My apologies for a non-functioning link yesterday. Here is the full article in all its glory…
I found myself in a new position this past Valentine’s Day. Get your minds out of the gutter. I’m referring to the doghouse. Here’s how it all went down. Every weekday my husband, Brantley, listens to the radio show, Three Hour Lunch
, on 104.5 The Zone. You could call it his “me” time, and during our tenure together I have had quite a few chances to enjoy the show myself. Blaine Bishop, Clay Travis and Brent Dougherty are the hosts, and even though I don’t always know what they’re talking about they still manage to make me laugh. Well, yesterday I got one of my really good ideas. I thought, “Wouldn’t it be great if I infiltrated Brantley’s precious radio show by being one of the callers?” I toyed with this idea while I listened to the humorous Three Hour Lunch
commentary. It was around noon when one of the hosts brought up the subject of bad Valentine’s Day gifts. He said they would be taking calls and wanted to hear about the worst Valentine’s Day gift you ever received. However, it sounded more to me like, “Hey Lori, it’s God. Call this number. Everyone would LOVE to hear what you have to say.” How could I say no?
I almost died when I heard, “Lori from Nolensville, you’re on the air with Three Hour Lunch
.” I tried to keep it short and sweet while sticking to the facts. “Hey guys, I love your show. I wanted to tell you that the worst Valentine’s Day gift I ever received was a hair dryer from my husband.” The collective group broke into laughter and one of the hosts asked why my husband would’ve gotten me such a thing. I went on to explain that he was a pharmacist when one of the fellas interrupted with, “No, he DID NOT just pick something off the shelf at Walgreen’s while he was at work?”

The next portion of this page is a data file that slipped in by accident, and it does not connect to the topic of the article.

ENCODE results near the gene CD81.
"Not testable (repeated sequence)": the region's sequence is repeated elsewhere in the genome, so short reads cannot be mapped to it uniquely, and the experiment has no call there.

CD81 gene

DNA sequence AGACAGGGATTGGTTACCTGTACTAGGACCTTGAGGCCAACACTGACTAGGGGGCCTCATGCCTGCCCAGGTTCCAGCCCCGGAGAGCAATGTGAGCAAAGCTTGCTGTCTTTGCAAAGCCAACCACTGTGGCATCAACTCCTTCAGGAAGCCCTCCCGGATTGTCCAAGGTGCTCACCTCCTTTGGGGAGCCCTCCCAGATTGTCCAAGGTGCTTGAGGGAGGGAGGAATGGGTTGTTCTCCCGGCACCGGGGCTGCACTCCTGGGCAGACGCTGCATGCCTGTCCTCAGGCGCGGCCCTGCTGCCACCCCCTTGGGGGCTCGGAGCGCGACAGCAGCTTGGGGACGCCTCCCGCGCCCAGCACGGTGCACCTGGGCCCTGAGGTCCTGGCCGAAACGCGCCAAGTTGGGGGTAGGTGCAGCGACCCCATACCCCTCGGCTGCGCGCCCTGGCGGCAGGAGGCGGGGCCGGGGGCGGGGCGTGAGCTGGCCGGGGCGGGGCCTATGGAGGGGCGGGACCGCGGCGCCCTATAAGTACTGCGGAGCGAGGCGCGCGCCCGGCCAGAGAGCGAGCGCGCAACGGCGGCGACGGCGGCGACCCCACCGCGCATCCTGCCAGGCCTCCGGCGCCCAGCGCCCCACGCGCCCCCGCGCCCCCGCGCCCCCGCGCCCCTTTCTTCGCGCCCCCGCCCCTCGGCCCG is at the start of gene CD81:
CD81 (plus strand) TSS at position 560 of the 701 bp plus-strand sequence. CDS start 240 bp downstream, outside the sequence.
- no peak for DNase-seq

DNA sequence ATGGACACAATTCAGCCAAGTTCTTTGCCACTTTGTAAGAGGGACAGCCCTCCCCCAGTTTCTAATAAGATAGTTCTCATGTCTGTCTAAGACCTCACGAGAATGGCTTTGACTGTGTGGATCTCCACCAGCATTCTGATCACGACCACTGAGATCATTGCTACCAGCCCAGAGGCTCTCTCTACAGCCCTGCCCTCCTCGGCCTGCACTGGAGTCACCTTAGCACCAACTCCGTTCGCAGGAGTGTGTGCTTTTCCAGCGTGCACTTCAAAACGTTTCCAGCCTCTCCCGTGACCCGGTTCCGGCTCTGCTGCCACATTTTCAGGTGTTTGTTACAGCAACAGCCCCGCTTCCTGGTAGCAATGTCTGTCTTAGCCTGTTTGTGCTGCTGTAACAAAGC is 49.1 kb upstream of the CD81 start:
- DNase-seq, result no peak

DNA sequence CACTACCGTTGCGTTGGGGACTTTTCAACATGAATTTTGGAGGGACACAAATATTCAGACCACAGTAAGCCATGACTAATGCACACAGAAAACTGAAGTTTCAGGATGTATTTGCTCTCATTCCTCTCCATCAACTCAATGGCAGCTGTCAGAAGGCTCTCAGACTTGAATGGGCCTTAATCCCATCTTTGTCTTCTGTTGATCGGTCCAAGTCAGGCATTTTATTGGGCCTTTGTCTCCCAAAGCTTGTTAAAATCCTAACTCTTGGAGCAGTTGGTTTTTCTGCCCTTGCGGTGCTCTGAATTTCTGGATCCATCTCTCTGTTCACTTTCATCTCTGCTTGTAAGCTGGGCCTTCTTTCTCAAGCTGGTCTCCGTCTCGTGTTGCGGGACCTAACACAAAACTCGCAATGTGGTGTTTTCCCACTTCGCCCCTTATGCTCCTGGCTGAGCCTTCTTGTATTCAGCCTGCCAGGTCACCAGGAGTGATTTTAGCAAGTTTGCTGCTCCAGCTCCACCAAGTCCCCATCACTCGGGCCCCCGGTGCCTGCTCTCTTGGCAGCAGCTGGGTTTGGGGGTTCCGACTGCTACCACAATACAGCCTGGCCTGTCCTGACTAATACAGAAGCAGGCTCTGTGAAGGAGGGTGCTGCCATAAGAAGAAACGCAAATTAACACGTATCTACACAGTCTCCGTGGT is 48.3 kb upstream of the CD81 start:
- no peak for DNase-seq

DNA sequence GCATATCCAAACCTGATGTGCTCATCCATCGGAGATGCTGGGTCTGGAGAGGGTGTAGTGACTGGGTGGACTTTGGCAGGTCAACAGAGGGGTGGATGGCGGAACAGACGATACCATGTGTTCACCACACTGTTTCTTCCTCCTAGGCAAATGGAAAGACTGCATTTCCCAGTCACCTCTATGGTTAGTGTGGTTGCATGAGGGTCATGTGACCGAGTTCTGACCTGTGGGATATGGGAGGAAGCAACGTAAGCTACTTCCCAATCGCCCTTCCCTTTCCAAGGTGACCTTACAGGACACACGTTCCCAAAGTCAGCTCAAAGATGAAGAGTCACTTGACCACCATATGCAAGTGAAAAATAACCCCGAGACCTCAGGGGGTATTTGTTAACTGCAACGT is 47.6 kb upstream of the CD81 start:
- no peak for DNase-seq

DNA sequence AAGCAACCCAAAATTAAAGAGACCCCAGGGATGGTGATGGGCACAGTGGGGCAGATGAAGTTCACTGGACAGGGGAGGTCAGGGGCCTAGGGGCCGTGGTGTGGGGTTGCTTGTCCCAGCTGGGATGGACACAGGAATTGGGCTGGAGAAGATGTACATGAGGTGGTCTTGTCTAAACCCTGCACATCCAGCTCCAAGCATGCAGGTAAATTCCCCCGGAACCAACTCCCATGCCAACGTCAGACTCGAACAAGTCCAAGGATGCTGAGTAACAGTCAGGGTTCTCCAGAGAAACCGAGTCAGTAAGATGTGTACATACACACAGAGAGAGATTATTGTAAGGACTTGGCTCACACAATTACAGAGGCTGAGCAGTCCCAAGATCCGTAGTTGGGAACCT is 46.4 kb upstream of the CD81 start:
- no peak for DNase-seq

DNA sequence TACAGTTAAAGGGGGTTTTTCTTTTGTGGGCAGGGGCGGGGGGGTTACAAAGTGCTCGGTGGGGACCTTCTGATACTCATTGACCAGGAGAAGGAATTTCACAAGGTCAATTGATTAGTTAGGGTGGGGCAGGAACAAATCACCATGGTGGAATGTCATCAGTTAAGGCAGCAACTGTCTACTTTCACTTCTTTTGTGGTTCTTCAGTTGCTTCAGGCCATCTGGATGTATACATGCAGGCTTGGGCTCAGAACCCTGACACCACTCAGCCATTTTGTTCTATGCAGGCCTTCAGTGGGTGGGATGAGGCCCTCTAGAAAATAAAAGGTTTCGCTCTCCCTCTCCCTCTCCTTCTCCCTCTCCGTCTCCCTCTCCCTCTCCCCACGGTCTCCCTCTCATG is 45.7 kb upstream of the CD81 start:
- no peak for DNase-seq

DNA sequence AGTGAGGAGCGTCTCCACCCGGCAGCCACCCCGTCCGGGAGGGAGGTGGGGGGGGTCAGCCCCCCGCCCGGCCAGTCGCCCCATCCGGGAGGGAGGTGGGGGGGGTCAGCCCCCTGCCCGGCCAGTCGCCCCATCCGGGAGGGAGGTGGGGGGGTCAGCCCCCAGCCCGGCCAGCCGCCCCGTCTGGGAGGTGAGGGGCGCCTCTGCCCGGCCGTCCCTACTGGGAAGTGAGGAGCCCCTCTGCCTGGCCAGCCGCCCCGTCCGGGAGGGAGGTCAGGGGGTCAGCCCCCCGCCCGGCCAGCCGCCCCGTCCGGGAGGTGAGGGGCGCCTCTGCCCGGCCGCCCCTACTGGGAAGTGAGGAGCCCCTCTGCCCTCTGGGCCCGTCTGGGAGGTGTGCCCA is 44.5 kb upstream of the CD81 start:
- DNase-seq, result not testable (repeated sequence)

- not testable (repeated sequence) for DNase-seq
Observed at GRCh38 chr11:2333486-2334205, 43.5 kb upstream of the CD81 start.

I came to the end of my story and was quite certain I would soon be cut off, but I wasn’t quite finished. I can’t recall my exact words, but it went something like this. “Guys, if I may, I’d like to send him a Valentine over the airways while he listens on his way to work. Hey honey, SUCK IT!” My comments were again met with laughter, and as I guessed I was promptly cut off. I waited about ten seconds and then called my husband, Brantley. I could tell by his voice that he was a little apprehensive, but he laughed it off. However, as the day passed, he had more time to think it over, and I guess it hurt his ego a bit. I began feeling a little coldness in his text messages. I asked if he was angry and he responded with, “No more radio calls for you.” I couldn’t believe it. It was my first radio call ever, and I had rocked it. He couldn’t make me hide my light under a bushel. Or could he?
I started feeling guilty, but why? It’s not like public ridicule is new to our relationship. It may be a first for the radio, but I’ve been making fun of him twice a week for three years on the web, and he has (almost) always approved. Not to mention, playful teasing is how I show my affection. I’m like the eight-year-old boy who runs up and punches you in the stomach on the playground to tell you that he’s interested.
Regardless of my explanations and excuses, I was in the doghouse. I can honestly say that I haven’t spent a lot of time there during our relationship so that either means I’m really awesome, or my husband is really forgiving. Assuming that the latter is most likely true, I decided to make some changes. So, from now on, I am going to make a concerted effort to stay out of his sacred, sports radio territory, and if that includes Three Hour Lunch
, then so be it. (Single tear rolls down my cheek.) I will also try to mature in my displays of affection to that of at least a fifth grade level, and to prove that, I have one question for my dear, sweet husband. Will you go with me? Check yes or no.